Jesus carries the conversation farther as He tells us that we aren’t fruit bearing by ourselves for we are grafted into God.
“I am the true Vine, and My Father is the vinedresser. Every branch in Me that does not bear fruit, He takes away; and every that continues to bear fruit, He [repeatedly] prunes, so that it will bear more fruit [even richer and finer fruit]. Remain in Me, and I [will remain] in you. Just as no branch can bear fruit by itself without remaining in the vine, neither can you [bear fruit, producing evidence of your faith] unless you remain in Me. I am the Vine; you are the branches. The one who remains in Me and I in him bears much fruit, for [otherwise] apart from Me [that is, cut off from vital union with Me] you can do nothing. If anyone does not remain in Me, he is thrown out like a [broken off] branch, and withers dies; and they gather such branches and throw them into the fire, and they are burned. My Father is glorified honored by this, when you bear much fruit, and prove yourselves to be My [true] disciples.”
John15:1-2, 4-6, 8
Jesus says that He is the Vine and we are branches. In other words our ability to bear fruit hinges solely on our being connected to God through Christ. But He also tells us that we are expected to bear fruit and if not we are removed from the branch. We ought not take the story of the barren fig tree lightly. You know the one that looked to be healthy with loads of green leaves but no fruit. And so because of that it withered away. Oh Jesus isn’t going to zap us but I promise you that those who never fulfill their God-given purpose only become hollow, empty shells of humanity.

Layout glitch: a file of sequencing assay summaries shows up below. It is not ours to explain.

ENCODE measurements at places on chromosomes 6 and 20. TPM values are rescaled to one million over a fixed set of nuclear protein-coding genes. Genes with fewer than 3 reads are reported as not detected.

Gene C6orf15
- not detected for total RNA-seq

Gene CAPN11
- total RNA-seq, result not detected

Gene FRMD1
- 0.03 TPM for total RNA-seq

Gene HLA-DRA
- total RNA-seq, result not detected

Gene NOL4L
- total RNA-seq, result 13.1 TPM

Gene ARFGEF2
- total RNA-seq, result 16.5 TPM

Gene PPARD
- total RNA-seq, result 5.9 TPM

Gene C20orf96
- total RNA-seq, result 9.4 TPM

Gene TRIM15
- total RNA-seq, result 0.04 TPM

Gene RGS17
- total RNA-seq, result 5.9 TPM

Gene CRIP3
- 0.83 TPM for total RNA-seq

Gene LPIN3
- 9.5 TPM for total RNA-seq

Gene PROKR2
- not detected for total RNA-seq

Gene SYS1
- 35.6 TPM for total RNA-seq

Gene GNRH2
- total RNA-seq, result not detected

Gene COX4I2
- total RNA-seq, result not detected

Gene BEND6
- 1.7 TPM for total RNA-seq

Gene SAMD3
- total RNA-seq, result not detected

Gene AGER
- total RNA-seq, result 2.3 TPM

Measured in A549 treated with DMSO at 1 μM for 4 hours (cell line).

Then Jesus says that the fruit-bearing branch isn’t left to itself but is continually “pruned” by the Father. John the Baptist expresses it this way:
“He must increase [in prominence], but I must decrease.”
The pruning has the purpose of making it less about us and more about Jesus. Christ can only produce abundant fruit through us when we open ourselves to Him fully. We must learn and the pruning is designed to assist us in becoming less of us and more of Him. Christ says that the only way we can produce fruit is by remaining in Him for without Him we can bear no fruit but through Him we can bear much fruit.
Our world is filled hurting, hungry people who need some sweet flavored fruit to brighten up their day. In the natural, for me, I love good fruit. Somehow it always hits the spot and leaves me feeling pretty contented. I love being around people whose lives bear the fruit of the Spirit. The joy, love, and peace they exude fills the room and my heart with its fragrance. No matter how my day may be going, these have the gift of making it brighter.
That’s what Christ wants to produce in us and through us. He wants to make the fruit of God available to humanity and we are the branches through which He makes it available.
Dr. John Thompson